Eurovision judging - it's noisy! (and biased) 1/2

Recently I had the opportunity to observe from the inside the deliberations and machinations of a panel of experts asked to judge competition entries. Following the Eurovision model, the organisers had elected for a combination of a public vote and an expert panel.

The correlation between the rank order in Eurovision given by the expert panel process and the public vote process has been a subject of analysis and debate. Studies and observations indicate that there is often a noticeable disparity between the two voting processes.

In this 2-part blog series we will be investigating how noise and bias influence human judgement, how each is effected by the judgement process, and what we might do about it.

Eurovision: Key Points on Correlation:

Disparity in Rankings

There is a significant difference in how expert panels and the public rank the performances. For instance, in some years, the public's favorite performances have received lower scores from the expert juries, and vice versa. This disparity was particularly evident in the 2023 contest, where Finland received the second-highest televote in ESC history but was significantly lower in the jury rankings

Historical Trends

Historically, the jury and public votes have not always aligned. Between 2009 and 2014, the jury and public disagreed on the winner only once. However, from 2015 to 2023, they disagreed on the winner seven out of eight times.

Understanding Noise and Bias in Eurovision Voting

The Eurovision Song Contest employs a dual voting system, combining the judgments of professional juries and public televoting. While this approach aims to balance expert opinions and popular appeal, both voting methods are susceptible to noise and bias, which can influence the outcomes. Let's examine the potential sources of noise and bias in each voting approach.

Jury Voting


  • Individual differences among jury members, such as personal preferences, musical backgrounds, and cultural perspectives, can lead to variability in their assessments of the same performance
  • Situational factors, like the order of performances or the surrounding acts, may influence how juries perceive and score a particular entry


  • Cultural biases can arise from shared linguistic, ethnic, or religious ties between jury members and the performers, potentially skewing their evaluations.
  • Geographical proximity and historical connections between countries may also introduce biases in jury voting patterns.
  • The professional backgrounds of jury members, such as classical musicians or radio presenters, could shape their preferences and biases towards certain musical genres or styles

Public tele-voting


  • Individual differences in musical tastes, cultural backgrounds, and personal preferences among the general public can lead to significant variability in televoting patterns.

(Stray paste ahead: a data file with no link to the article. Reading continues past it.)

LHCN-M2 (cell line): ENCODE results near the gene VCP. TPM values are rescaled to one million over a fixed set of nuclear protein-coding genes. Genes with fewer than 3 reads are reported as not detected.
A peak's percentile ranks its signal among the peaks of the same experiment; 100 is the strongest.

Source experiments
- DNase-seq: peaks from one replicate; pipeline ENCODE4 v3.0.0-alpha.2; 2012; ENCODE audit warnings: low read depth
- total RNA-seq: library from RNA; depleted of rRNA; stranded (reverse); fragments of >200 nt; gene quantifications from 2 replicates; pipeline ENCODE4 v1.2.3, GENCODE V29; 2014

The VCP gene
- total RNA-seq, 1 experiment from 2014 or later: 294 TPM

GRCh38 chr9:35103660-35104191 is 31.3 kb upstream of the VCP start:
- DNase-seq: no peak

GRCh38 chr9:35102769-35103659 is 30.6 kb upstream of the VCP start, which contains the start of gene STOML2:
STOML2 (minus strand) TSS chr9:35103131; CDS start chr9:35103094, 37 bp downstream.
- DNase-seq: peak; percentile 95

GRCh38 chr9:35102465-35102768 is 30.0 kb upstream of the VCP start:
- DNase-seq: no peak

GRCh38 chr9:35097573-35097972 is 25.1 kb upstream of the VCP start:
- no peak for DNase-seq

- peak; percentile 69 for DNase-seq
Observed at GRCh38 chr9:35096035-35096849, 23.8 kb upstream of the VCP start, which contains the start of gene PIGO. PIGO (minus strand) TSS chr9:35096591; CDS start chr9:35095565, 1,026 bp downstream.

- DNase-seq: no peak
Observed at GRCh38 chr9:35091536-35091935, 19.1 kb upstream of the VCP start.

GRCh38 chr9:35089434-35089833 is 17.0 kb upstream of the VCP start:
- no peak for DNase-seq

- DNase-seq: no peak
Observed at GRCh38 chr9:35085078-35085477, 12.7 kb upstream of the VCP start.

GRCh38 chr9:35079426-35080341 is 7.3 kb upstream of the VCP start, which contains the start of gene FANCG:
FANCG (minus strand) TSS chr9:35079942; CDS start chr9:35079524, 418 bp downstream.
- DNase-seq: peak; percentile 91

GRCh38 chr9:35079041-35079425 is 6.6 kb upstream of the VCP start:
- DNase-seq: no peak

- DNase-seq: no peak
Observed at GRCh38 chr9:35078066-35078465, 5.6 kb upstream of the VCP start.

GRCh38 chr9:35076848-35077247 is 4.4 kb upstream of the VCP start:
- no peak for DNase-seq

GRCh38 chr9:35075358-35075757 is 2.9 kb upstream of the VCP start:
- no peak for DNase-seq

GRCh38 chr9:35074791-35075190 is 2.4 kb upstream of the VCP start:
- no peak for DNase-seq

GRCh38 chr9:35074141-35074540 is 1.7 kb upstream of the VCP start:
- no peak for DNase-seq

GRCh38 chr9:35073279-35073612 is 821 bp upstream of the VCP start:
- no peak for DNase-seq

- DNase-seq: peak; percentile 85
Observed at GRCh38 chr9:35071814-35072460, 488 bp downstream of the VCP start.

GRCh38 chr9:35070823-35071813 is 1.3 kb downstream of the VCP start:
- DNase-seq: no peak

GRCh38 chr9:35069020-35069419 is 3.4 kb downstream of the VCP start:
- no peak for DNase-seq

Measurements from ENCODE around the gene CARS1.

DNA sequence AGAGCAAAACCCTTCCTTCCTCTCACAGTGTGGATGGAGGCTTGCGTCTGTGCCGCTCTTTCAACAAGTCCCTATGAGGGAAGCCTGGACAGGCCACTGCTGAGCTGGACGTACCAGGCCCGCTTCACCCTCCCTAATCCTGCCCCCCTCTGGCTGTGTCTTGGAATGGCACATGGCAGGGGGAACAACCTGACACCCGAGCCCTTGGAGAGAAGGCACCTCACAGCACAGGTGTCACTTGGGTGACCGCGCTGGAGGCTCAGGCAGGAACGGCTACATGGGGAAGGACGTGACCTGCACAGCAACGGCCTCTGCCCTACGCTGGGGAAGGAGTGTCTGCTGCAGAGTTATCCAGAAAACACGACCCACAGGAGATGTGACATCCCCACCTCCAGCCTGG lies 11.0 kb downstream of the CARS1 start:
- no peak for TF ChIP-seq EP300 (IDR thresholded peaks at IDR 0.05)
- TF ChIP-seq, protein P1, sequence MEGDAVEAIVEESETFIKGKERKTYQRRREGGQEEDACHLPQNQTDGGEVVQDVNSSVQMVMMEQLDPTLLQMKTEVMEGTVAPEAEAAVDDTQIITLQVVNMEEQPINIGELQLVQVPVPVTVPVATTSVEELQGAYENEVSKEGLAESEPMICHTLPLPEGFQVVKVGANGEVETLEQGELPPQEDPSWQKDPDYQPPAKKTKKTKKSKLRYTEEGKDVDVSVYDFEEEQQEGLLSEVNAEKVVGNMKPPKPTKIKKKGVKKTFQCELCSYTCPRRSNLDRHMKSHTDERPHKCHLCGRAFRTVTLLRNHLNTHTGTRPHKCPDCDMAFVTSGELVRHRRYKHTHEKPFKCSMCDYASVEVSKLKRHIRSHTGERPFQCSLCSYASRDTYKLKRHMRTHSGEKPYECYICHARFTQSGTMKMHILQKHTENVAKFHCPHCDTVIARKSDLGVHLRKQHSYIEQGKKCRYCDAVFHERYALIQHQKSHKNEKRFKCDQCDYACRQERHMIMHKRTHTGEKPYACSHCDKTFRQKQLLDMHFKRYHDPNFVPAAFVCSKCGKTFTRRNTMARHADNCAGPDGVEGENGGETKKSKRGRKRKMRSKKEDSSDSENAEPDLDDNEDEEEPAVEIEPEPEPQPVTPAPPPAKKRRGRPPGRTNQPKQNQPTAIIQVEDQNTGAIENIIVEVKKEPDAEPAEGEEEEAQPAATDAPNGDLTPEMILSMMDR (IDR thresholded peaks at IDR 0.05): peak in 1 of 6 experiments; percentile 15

• External factors like the order of performances, stage presence, or visual elements may influence public perceptions and voting decisions, introducing noise


  • Cultural biases stemming from shared linguistic, ethnic, or religious ties between the public and the performers can sway televoting patterns.
  • Geographical proximity and historical connections between countries may also introduce biases in public voting

It sounds noisy.......and biased!

Both the jury and public voting systems have inherent strengths and weaknesses. While juries aim to provide expert assessments based on technical merits, they are not immune to cultural, geographical, and professional biases. On the other hand, public televoting reflects popular appeal but can be swayed by factors beyond the musical performance itself, such as visual elements, familiarity biases, and political influences.

To mitigate the impact of noise and bias, the Eurovision Song Contest employs a combination of jury and public voting, with the hope that their respective biases and noise will balance each other out. However, as evidenced by the research, both voting methods are susceptible to various forms of bias and noise, which can potentially influence the final outcomes.

What can we do top reduce Noise and Bias in human judgement?

These concepts, extensively explored in Daniel Kahneman's book Noise: A Flaw in Human Judgment, highlight the inherent flaws in human judgment and offer insights into how we can mitigate these errors.

In the second half of this blog series, we will explore how Adaptive Comparative Judgement might be used to reduce both noise and bias.

Photo by Elyas Pasban on Unsplash